“Our understanding is that the problem does not come from the [country of] origin,” Ms. Aguilar told Agence France-Presse. “The image of Spain is being damaged, Spanish producers are being damaged and the Spanish government is not prepared to accept this situation,” she said.
Unique to the outbreak is the rare strain of E. coli, called 0104. More common in cases of food-borne illness is E. coli 0157:H7, the culprit in recent cases of tainted hamburger, cookie dough and lettuce affecting the United States and Canada.
Both strains of E. coli produce Shiga toxins, one of the most potent toxins in existence known to cause full-blown haemolytic uraemic syndrome (HUS), a disease that causes bloody diarrhea, liver and kidney damage and in some cases, death. Doctors everywhere struggle to treat the illness.
E. coli has several characteristics that make the organisms dangerous. Present in the intestines of animals and humans, they can survive for long periods on non-sterile surfaces – think countertops, vegetable skins or anywhere from field to table. It takes only a small dose of them to wreak havoc on an immune system.
Second to beef, leafy vegetables are the most common sources of E. coli-related illnesses. While beef is often contaminated during processing (manure-coated cowhide can come into contact with raw meat, providing a gateway for E. coli into the supply chain), the bacteria is usually killed during high-temperature cooking processes.
With raw vegetables, it’s a different story. If grown outdoors, vegetables can become contaminated with E. coli carried by chicken, deer, sheep, cattle or pigs snacking in the spinach patch, or with water that has itself been contaminated by feces from one of those animals.
While washing vegetables well usually removes bacteria, sometimes it can grow right into the plant structure. In those rare cases, washing the lettuce or vegetable is a futile effort. The bacteria will remain unless the vegetables are cooked at a temperature hot enough to kill them off. Eaten raw, contaminated vegetables can be deadly. This can occur in any country, regardless of the rigour of its food-safety system.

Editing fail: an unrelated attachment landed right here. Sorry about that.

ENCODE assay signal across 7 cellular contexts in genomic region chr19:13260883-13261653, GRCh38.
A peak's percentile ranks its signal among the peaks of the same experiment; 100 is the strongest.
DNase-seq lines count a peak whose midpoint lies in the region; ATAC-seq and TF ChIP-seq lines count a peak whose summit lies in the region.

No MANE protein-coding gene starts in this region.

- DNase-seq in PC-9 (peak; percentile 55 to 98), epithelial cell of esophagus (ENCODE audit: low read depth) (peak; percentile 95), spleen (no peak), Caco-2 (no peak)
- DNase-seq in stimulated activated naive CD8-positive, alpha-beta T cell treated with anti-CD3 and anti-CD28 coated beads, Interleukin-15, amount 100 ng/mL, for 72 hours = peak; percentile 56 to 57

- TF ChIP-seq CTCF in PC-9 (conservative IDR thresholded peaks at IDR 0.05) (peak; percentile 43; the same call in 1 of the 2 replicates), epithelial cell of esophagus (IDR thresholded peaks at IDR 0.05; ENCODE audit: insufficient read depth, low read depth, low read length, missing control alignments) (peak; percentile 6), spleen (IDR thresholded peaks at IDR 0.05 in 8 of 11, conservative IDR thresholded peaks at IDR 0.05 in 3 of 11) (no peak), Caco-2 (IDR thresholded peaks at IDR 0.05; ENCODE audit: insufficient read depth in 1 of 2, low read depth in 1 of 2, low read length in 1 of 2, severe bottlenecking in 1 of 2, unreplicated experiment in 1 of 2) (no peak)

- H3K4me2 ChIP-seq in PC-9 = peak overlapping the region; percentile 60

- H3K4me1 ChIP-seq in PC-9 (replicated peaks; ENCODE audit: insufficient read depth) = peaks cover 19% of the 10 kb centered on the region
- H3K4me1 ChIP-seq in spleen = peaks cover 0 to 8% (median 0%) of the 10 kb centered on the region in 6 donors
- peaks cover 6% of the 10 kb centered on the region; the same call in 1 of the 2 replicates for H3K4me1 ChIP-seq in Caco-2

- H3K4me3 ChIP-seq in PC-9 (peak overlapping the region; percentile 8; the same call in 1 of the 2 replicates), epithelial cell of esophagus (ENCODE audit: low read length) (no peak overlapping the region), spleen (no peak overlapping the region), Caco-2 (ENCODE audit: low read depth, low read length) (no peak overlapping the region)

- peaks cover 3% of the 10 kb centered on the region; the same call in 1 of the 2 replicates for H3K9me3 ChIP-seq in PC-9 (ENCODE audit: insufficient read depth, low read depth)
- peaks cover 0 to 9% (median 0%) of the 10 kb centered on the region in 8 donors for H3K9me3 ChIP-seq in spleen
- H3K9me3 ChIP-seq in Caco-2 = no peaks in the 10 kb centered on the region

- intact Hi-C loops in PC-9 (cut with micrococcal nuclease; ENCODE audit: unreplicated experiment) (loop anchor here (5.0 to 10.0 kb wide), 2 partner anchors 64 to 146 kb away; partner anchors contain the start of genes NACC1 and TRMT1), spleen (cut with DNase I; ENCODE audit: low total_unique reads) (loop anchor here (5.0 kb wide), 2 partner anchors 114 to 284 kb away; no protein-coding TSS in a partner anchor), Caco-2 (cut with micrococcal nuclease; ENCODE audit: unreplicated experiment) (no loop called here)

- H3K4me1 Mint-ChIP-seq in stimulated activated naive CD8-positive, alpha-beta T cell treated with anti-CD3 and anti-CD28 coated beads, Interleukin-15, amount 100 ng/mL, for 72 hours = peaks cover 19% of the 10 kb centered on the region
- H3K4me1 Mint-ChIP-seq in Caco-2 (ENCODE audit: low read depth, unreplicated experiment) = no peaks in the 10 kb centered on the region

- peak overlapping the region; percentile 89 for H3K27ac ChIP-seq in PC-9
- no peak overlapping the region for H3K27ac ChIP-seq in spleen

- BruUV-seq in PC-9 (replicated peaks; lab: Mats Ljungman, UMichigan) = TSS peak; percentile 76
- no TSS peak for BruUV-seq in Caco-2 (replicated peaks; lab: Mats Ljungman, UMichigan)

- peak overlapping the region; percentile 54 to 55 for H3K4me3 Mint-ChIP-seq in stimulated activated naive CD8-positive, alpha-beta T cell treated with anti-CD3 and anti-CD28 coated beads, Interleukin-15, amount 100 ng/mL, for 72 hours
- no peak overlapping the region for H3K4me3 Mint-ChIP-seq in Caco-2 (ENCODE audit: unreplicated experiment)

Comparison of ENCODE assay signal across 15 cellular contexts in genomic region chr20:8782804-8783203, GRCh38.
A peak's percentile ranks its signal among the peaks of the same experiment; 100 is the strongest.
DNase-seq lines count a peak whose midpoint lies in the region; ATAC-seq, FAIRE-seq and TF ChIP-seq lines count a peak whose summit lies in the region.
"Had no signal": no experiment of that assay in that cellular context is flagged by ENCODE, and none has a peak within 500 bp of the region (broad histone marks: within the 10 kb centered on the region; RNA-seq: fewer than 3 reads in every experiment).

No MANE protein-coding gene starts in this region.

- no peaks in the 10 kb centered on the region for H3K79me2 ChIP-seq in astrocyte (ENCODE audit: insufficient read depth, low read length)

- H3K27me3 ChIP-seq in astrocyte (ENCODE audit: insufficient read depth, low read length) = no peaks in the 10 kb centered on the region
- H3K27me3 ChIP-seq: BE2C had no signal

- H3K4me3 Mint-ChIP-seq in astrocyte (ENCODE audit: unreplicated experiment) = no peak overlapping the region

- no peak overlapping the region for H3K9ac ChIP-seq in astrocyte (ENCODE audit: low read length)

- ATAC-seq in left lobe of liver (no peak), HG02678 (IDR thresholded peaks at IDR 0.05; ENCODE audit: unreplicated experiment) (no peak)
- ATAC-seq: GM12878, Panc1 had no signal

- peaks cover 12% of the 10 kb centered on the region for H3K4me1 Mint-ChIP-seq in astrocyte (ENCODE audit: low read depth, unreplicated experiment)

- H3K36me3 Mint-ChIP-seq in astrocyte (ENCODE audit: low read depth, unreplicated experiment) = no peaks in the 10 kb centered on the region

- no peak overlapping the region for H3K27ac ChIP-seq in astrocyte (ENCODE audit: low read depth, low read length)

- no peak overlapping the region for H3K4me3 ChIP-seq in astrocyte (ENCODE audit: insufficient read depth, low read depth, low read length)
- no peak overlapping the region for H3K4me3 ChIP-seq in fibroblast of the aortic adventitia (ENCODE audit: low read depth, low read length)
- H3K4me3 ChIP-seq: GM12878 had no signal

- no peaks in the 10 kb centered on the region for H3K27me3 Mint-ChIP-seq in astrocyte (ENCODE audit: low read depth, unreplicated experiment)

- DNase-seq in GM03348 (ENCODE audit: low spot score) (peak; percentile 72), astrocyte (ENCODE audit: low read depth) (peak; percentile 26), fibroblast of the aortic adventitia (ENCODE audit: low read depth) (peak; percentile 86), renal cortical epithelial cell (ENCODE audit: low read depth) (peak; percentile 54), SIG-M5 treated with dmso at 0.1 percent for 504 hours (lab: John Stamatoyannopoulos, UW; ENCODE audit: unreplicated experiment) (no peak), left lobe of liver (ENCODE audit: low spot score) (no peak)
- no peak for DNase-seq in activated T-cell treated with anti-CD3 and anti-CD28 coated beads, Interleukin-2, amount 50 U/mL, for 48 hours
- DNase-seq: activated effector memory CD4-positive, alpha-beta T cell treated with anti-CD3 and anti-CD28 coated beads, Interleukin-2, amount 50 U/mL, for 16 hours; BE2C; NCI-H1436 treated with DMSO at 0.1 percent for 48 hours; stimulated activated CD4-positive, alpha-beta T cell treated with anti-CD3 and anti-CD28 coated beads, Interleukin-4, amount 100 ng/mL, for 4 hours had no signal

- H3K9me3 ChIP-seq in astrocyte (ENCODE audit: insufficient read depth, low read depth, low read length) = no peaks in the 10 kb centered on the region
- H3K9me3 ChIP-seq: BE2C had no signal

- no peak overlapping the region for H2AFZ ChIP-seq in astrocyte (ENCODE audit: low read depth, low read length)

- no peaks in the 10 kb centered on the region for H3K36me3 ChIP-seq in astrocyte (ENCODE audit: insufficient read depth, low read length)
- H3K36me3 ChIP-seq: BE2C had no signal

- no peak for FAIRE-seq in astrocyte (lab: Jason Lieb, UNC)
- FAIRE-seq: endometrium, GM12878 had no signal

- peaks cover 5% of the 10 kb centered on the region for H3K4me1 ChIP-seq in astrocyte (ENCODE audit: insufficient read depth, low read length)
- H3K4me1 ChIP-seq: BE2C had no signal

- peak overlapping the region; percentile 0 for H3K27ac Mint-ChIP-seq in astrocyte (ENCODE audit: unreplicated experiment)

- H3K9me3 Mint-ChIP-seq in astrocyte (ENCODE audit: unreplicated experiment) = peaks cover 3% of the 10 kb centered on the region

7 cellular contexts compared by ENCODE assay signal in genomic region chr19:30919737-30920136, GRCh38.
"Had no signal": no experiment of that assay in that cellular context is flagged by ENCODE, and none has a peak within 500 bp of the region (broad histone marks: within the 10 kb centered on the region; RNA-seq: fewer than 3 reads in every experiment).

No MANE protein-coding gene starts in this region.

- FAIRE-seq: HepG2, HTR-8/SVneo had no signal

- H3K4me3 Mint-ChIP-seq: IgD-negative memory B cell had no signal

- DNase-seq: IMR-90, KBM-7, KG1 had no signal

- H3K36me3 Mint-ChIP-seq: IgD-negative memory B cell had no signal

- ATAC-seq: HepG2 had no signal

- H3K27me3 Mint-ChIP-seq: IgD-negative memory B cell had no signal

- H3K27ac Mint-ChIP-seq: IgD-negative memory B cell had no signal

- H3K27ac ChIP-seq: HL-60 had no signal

A problem in need of a global solution
German food safety officials have yet to pinpoint where E. coli entered their food chain. Regardless of where the weak point lurks, food-safety experts say the solution is a more robust global recall system.
A 2008 study done by AMR Research found that, on average, it takes 18 days for large food manufacturers to sense the need for a recall and issue one. There is no question of the need to narrow that timeline – cutting it down would potentially reduce the number of sicknesses in a given outbreak. Robert Tauxe, the U.S. Centers for Disease Control and Prevention’s deputy director of food-borne, bacterial and mycotic diseases, said during a talk last year that there is no consensus on how to do this.
Governments cannot force retailers or manufacturers to issue recalls. Establishing the need and scope of a recall hinges on how many cases of a particular illness have been recorded by public health authorities. But the system of collating records of those cases is imperfect: Not all doctors are aware of the importance of reporting food-related illnesses to regional health authorities; not all regional authorities that get the information send it on to the appropriate provincial, state or national officials given the task of identifying illness clusters that are less concentrated in our increasingly global food system.
When illness clusters are identified and recalls are issued, few proceed smoothly. There is no universal labelling system for food; a wholesaler might work with 10 different labelling or packaging systems customized to the likes of 10 different suppliers who may or may not repackage the product for an end customer. With unbranded fresh fruit and vegetables that come unmarked in large boxes and are mixed with other similar-sized vegetables from different suppliers before being loaded onto grocery shelves, recalls are extremely tough to manage.
John Keogh, senior vice-president responsible for product safety and recalls for GS1, a global non-profit industry standards group, said the solution is a global standard for product recalls.
Developed by GS1 over the past two years, the system is being implemented by Australia and New Zealand this year. The hope is that other countries, including Germany, where officials met with Mr. Keogh recently, will follow suit.
Without one, the international community will continue to struggle through outbreaks. “They’re not all talking the same language,” he said.